Venezuelan opposition chief Juan Guaido declared himself acting president in January 2019, vowing to remove President Nicolas Maduro and quickly getting support from the United States and around 50 other countries.
On Tuesday he claimed to have also secured the backing of Venezuelan soldiers, while the country’s leftist government said an attempted coup was under way.
Here is a recap of developments.
– ‘Acting president’ –
Guaido declares himself acting president at a January 23 rally of tens of thousands of people in Caracas demanding that Maduro quit.
Maduro started a second term on January 10 after opposition-boycotted elections dismissed as fraudulent by the United States, European Union and Organization of American States.
Guaido vows to “end the usurpation” of power by Maduro, form a transitional government, and hold free elections.
US President Donald Trump immediately recognizes Guaido as acting president, as do Canada and major Latin American powers.
Maduro gets the support of allies including China, Russia, Turkey, Mexico and Cuba.
– Guaido wins European backing –
On January 26 six European countries say they will also recognize Guaido unless Maduro calls elections.
Washington imposes sanctions on Venezuela’s state oil company PDVSA and hands control of the country’s US bank accounts to Guaido.
The Venezuelan judiciary bars Guaido from leaving the country and freezes his accounts.
On January 30 thousands of opposition protesters, led by Guaido, call on Venezuela’s military to abandon Maduro.
He demands that the Venezuelan government allow in foreign humanitarian aid, claiming the lives of thousands of people are at risk.
On February 4 some 20 European countries also recognize Guaido.
– Battle over aid –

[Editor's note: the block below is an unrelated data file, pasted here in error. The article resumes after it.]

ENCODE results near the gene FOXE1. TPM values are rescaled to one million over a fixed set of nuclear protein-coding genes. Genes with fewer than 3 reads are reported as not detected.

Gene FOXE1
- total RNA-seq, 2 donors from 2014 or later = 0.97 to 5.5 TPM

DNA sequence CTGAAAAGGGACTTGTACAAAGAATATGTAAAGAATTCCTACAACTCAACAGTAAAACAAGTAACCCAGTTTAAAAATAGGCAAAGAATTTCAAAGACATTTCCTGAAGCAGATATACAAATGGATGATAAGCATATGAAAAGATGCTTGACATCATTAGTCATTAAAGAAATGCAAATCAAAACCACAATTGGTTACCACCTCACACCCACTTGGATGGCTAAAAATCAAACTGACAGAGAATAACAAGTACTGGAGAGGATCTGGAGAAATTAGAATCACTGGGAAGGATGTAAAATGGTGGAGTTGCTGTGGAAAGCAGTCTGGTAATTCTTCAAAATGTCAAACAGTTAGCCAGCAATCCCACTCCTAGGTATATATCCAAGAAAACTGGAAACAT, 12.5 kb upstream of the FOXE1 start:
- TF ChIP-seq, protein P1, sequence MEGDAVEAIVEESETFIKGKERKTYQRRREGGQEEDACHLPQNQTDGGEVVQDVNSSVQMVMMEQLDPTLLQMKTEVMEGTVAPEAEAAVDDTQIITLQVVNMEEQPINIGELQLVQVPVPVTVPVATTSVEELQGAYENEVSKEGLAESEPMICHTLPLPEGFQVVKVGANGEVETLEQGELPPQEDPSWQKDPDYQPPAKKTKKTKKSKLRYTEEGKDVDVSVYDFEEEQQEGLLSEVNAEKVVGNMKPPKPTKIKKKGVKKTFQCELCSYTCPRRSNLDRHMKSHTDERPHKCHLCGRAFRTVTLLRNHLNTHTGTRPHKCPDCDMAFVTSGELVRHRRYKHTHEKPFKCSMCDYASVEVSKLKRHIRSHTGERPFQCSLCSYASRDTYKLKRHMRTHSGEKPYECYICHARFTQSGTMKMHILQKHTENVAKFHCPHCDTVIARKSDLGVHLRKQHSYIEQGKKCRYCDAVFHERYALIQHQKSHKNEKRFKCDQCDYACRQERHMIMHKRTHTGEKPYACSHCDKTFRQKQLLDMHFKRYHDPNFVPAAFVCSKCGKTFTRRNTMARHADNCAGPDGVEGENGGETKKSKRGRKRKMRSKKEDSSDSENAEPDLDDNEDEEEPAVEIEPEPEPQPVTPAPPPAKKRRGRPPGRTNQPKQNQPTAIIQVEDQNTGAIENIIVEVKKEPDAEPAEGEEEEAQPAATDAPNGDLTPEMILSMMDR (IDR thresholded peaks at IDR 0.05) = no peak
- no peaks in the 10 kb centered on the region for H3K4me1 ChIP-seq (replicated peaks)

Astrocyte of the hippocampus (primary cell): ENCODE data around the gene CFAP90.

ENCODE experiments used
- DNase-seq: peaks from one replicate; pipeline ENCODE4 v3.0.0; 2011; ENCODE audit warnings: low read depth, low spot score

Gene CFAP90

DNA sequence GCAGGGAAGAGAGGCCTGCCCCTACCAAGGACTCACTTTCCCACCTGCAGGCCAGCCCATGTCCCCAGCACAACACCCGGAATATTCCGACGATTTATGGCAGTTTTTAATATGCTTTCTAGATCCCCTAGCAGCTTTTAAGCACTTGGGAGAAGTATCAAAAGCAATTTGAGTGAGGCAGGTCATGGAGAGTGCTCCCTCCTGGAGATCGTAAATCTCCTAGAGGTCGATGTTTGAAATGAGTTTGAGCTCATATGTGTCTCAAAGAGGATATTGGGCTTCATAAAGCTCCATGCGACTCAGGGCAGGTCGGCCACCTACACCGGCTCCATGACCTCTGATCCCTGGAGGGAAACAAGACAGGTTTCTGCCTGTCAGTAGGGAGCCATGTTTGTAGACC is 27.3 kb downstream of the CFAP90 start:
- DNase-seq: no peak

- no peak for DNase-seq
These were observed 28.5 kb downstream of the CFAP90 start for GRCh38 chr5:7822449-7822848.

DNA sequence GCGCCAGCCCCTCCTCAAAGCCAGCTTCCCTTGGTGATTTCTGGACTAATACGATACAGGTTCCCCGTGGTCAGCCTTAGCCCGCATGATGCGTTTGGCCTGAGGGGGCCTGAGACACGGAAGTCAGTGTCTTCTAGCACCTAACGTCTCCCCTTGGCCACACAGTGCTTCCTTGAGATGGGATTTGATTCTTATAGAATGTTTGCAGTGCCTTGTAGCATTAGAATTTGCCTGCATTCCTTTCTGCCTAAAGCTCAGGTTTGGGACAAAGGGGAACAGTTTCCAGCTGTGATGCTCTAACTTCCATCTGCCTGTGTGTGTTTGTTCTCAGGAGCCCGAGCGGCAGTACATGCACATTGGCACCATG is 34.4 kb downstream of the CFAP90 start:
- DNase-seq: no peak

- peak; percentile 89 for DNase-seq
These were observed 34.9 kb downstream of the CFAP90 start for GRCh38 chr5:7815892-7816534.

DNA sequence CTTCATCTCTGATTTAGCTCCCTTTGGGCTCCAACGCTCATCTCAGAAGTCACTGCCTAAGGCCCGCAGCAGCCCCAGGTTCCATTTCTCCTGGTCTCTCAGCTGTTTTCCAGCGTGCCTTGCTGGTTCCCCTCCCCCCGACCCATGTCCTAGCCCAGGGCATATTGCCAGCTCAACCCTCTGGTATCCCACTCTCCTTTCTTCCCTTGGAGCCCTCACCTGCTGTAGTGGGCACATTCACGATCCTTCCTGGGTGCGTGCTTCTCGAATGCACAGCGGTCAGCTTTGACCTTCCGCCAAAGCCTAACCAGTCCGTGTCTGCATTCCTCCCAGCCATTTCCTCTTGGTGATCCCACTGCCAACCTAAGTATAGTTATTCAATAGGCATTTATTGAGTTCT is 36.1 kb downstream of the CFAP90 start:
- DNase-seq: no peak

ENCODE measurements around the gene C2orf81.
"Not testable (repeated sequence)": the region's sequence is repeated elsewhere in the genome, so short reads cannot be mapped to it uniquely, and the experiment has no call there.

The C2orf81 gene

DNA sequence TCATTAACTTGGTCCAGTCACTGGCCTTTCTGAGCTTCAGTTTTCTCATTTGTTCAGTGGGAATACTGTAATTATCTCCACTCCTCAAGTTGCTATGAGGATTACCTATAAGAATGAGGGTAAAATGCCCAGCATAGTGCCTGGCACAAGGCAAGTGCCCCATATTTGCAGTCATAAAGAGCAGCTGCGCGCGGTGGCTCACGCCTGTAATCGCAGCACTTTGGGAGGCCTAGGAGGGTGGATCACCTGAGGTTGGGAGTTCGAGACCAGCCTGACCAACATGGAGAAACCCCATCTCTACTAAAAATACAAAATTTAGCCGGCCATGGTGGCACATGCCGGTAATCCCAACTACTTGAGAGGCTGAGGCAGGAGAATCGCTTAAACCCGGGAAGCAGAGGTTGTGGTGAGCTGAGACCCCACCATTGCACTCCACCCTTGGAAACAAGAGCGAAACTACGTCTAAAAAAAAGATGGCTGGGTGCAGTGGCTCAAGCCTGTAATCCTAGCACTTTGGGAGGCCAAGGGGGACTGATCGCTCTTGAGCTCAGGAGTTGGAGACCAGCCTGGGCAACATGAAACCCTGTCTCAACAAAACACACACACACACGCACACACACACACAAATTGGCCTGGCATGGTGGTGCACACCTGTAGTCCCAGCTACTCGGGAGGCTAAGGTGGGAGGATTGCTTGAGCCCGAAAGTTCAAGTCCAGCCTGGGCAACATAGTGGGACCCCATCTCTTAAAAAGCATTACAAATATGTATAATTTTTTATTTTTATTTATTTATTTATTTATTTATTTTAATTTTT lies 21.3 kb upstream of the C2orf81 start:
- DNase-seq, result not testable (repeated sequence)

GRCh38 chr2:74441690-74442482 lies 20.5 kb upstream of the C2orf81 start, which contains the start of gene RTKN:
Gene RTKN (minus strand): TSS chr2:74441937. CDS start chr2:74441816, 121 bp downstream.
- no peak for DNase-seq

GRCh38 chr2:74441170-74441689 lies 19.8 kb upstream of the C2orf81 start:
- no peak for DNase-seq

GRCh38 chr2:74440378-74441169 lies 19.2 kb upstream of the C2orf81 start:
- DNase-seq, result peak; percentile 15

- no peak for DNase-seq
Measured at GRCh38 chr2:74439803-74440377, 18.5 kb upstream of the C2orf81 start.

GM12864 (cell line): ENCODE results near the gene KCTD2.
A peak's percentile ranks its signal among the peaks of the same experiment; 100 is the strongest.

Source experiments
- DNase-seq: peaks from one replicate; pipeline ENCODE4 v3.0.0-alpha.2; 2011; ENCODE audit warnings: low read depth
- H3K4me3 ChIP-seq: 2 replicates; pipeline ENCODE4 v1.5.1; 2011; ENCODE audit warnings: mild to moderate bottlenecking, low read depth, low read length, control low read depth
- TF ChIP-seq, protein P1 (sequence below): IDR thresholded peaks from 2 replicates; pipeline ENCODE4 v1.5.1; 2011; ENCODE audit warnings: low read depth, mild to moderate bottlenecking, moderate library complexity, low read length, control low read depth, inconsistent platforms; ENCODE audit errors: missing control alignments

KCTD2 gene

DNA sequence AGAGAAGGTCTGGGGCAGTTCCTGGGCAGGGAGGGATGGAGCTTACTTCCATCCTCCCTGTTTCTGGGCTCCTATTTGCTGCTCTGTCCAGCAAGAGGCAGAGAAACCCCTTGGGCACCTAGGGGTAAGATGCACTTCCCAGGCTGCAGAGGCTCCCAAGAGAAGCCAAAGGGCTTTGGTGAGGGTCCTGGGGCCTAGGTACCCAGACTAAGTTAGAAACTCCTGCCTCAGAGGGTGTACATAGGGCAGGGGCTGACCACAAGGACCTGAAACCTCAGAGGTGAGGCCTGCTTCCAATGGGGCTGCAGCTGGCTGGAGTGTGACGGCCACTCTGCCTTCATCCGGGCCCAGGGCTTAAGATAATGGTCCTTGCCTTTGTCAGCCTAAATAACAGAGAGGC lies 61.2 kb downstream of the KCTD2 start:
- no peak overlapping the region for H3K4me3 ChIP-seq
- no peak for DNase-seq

Trucks loaded with US aid begin arriving on the Colombian side of the Tienditas border bridge on February 7.
Venezuelan troops however block the road, preventing the aid from entering.
Maduro slams what he says is a “spectacle of fake humanitarian aid,” seeing it as the precursor of a US military intervention.
On February 16 Guaido says he has the support of thousands of people to bring in aid via Colombia, Brazil and the Dutch island of Curacao.
Venezuelan officials close the maritime border and suspend links with Curacao. On February 21 Maduro shuts the border with Brazil.
On February 22 Russia also accuses the United States of using aid deliveries as a ploy for military action.
It says it is stepping up shipments of wheat and is considering sending more medical supplies after shipping 7.5 tonnes.
– Guaido regional tour –
On February 23 Guaido attends an aid benefit concert organized by British billionaire Richard Branson on the Colombian side of the Tienditas border bridge.
He claims Venezuelan soldiers helped him out of the country despite a travel ban.
Guaido goes on to meet US Vice President Mike Pence and then allies in Brazil, Argentina, Paraguay and Ecuador.
Defying threat of arrest, he flies home on March 4, greeted by thousands of supporters chanting “Yes, you can!”
– Blackouts –
On March 7 most of Venezuela is plunged into darkness by a major power cut that lasts five days, followed by sporadic blackouts.
It causes major disruption to food and water supplies, transport and hospitals which report deaths. Maduro blames sabotage; experts say poor maintenance is the cause.
On March 24 two Russian military planes bring in around 100 soldiers and 35 tons of equipment.
Guaido’s parliamentary immunity is removed on April 2, opening the way for his prosecution for claiming to be president.
– Military showdown –
On April 30 Guaido releases a video recorded at a Caracas air force base in which he says he has the support of “brave soldiers.”
With him is a group of uniformed men and opposition politician Leopoldo Lopez who says he was freed from house arrest by soldiers supporting Guaido.
The government denounces an “attempted military coup.”
Hundreds of opposition supporters flock into the streets, some gathering outside the Caracas base.
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